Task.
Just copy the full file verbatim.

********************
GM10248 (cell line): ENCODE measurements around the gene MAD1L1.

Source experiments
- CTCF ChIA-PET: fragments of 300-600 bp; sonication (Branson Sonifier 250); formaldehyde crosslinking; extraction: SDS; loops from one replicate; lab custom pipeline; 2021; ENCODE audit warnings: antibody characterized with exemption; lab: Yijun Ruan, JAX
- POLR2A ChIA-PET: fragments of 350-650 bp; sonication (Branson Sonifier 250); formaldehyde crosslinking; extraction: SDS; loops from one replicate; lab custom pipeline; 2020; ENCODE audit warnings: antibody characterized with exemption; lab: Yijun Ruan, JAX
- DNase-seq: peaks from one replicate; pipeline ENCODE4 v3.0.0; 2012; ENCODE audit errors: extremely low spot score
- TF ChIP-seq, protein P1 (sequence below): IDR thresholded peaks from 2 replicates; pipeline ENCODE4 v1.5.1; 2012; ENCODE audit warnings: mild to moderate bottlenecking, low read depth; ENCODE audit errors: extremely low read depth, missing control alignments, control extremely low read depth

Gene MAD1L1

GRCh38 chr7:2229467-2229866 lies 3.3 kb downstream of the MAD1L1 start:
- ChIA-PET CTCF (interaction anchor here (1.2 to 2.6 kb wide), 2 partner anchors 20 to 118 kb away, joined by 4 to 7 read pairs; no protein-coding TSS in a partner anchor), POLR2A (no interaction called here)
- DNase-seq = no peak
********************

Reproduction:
GM10248 (cell line): ENCODE measurements around the gene MAD1L1.

Source experiments
- CTCF ChIA-PET: fragments of 300-600 bp; sonication (Branson Sonifier 250); formaldehyde crosslinking; extraction: SDS; loops from one replicate; lab custom pipeline; 2021; ENCODE audit warnings: antibody characterized with exemption; lab: Yijun Ruan, JAX
- POLR2A ChIA-PET: fragments of 350-650 bp; sonication (Branson Sonifier 250); formaldehyde crosslinking; extraction: SDS; loops from one replicate; lab custom pipeline; 2020; ENCODE audit warnings: antibody characterized with exemption; lab: Yijun Ruan, JAX
- DNase-seq: peaks from one replicate; pipeline ENCODE4 v3.0.0; 2012; ENCODE audit errors: extremely low spot score
- TF ChIP-seq, protein P1 (sequence below): IDR thresholded peaks from 2 replicates; pipeline ENCODE4 v1.5.1; 2012; ENCODE audit warnings: mild to moderate bottlenecking, low read depth; ENCODE audit errors: extremely low read depth, missing control alignments, control extremely low read depth

Gene MAD1L1

GRCh38 chr7:2229467-2229866 lies 3.3 kb downstream of the MAD1L1 start:
- ChIA-PET CTCF (interaction anchor here (1.2 to 2.6 kb wide), 2 partner anchors 20 to 118 kb away, joined by 4 to 7 read pairs; no protein-coding TSS in a partner anchor), POLR2A (no interaction called here)
- DNase-seq = no peak